Can Victoria Aveyard's Red Queen stand out from all the other dystopian fantasy novels? [Review]

Can Victoria Aveyard's Red Queen stand out from all the other dystopian fantasy novels? [Review]

Red Queen
By Victoria Aveyard 
Published by Harper Collins 
ISBN 978 1409150725

Here we are again in a dystopian land à la Hunger Games, Divergent and so on, where a plucky heroine takes on the powers of evil. The publicity for Victoria Aveyard's Red Queen pitches it as a clever blend of various dystopian series that have gone before. But that's doing the novel a disservice, as there are bouts of originality in this thrilling story.

It seems like we have another Katniss Everdeen clone at the centre of the novel, but Aveyard's character might just be strong enough to knock the mighty Katniss off the top of her perch.

The Kingdom of Norta and the surrounding lands are divided down the middle by blood. The Silver Bloods are elite, god-like beings with magical powers who make up the privileged upper classes. The Red Bloods are the lower classes whose only role in Norta society is to serve the Silvers. Red young men have a particularly useful purpose. They serve as fighting forces when the Silvers are at war.

Aveyard sets up the world of the Reds and Silvers very convincingly. It's a volatile world that the Silvers totally control. But their ruling status is about to be rocked from a very unexpected source.

Seventeen year-old Red Mare Barrow is the spark that will ignite a rebellion that could dethrone the Silvers and bring about equality in Norta. Mare, born and bred in a lowly Red village called The Stilts, finds herself dragged into Silver society as a servant. That's a big mistake on the part of the Silvers.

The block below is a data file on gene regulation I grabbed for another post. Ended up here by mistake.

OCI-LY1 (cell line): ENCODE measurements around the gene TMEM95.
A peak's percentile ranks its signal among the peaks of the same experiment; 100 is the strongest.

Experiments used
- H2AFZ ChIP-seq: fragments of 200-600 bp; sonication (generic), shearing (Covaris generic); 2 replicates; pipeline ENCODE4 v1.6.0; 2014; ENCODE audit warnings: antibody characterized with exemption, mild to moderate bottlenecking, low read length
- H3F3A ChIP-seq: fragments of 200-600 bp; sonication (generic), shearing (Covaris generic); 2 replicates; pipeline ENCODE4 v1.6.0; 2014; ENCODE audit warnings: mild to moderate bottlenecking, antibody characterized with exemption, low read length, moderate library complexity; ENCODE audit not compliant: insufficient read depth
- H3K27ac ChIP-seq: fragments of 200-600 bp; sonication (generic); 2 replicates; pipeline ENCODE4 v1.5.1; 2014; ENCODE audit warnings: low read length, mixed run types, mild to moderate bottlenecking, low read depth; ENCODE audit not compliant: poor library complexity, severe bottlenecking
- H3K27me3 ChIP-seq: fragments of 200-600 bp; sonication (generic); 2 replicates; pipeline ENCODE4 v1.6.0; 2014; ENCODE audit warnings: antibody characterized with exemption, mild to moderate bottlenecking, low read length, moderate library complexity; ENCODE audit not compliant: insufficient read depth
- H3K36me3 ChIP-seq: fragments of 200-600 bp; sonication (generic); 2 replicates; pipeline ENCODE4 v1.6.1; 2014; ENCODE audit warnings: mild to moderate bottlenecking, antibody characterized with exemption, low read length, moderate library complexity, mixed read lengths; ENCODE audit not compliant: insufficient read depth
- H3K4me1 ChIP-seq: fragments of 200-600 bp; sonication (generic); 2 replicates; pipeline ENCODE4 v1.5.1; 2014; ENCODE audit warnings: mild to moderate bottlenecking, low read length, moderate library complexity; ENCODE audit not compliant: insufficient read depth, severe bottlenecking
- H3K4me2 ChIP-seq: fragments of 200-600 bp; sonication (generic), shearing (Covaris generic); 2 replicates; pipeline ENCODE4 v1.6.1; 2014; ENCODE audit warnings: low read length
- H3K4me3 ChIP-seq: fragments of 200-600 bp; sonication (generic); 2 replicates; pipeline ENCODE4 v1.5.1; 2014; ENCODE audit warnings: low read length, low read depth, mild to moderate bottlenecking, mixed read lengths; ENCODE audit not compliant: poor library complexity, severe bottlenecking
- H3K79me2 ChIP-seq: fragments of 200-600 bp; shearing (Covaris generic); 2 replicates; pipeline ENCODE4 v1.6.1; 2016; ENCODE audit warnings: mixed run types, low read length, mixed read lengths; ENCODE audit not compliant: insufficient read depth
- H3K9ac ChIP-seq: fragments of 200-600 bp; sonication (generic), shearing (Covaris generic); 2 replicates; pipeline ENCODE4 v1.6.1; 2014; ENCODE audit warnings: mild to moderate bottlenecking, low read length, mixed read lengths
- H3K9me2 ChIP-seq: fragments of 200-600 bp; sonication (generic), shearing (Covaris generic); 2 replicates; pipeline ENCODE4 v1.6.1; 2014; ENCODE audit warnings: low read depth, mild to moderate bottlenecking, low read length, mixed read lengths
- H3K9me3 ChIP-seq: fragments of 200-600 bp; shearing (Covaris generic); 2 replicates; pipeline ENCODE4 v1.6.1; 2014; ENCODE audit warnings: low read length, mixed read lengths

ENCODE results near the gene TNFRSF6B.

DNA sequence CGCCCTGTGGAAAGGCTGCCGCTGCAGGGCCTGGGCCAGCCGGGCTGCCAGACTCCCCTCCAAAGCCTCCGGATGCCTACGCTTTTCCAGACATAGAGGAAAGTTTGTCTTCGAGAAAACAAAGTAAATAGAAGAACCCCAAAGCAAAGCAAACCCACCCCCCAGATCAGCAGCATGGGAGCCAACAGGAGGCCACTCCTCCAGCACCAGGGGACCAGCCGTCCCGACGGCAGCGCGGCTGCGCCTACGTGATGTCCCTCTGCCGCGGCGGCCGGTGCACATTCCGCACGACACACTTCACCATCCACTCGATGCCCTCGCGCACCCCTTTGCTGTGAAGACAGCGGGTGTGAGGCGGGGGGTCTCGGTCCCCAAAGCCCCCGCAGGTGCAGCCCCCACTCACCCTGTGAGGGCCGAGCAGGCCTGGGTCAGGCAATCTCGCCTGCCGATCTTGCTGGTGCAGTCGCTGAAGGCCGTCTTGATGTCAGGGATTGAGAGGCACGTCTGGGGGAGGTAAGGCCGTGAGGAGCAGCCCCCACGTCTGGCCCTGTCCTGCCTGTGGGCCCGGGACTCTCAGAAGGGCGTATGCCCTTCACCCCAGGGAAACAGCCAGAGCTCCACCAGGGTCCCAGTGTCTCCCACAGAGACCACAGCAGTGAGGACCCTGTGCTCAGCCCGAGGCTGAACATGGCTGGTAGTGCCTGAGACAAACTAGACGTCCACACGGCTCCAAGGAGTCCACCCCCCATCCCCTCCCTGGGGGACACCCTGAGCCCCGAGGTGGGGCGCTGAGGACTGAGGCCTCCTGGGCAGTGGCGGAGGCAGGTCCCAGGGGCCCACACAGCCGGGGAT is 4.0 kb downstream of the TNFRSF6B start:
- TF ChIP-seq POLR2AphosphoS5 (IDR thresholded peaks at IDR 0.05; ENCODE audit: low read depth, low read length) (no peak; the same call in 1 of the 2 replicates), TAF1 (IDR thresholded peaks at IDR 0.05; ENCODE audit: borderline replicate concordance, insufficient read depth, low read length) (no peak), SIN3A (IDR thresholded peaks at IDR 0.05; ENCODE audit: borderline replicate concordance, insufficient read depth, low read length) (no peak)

Mare suddenly discovers that she can summon lightening from the tips of her fingers, and word gets around. But power like this only belongs to Silvers! Who is humble, low-life Mare Barrow? There is red blood in her veins, not silver. Something has to be done.

Worried about Mare's potential, the Silvers declare her a long-lost Silver princess and immediately set her up to marry a Silver prince.

Aveyard moves the plot along very deftly after this as the novel picks up pace. Mare finds herself at the centre of Silver Royal family plotting and politics and, despite the danger she is putting herself in, she enters the secret world of the Scarlet Guards, who are working to bring down the Silver regime.

There is a definite feeling of déja-read in this first part of the promised Red Queen trilogy, with much of the plot and setting echoing the Hunger Games novels. The fighting arenas and female revolutionary are all a bit familiar.

But the conclusion of the book does hint at a departure from what we think might happen next. Regardless of any similarities, Aveyard does keep things alive with her excellent world building. Her background descriptions are excellent, and help greatly to build up reader intrigue and interest.

Up to this point, Red Queen has trod a predictable and familiar path. But the second visit to the Silver/Red world might just surprise by taking off in a direction readers don't expect.

John Millen can be contacted on

This article appeared in the Young Post print edition as
Dystopian tale of power, peril, and a lot of blood


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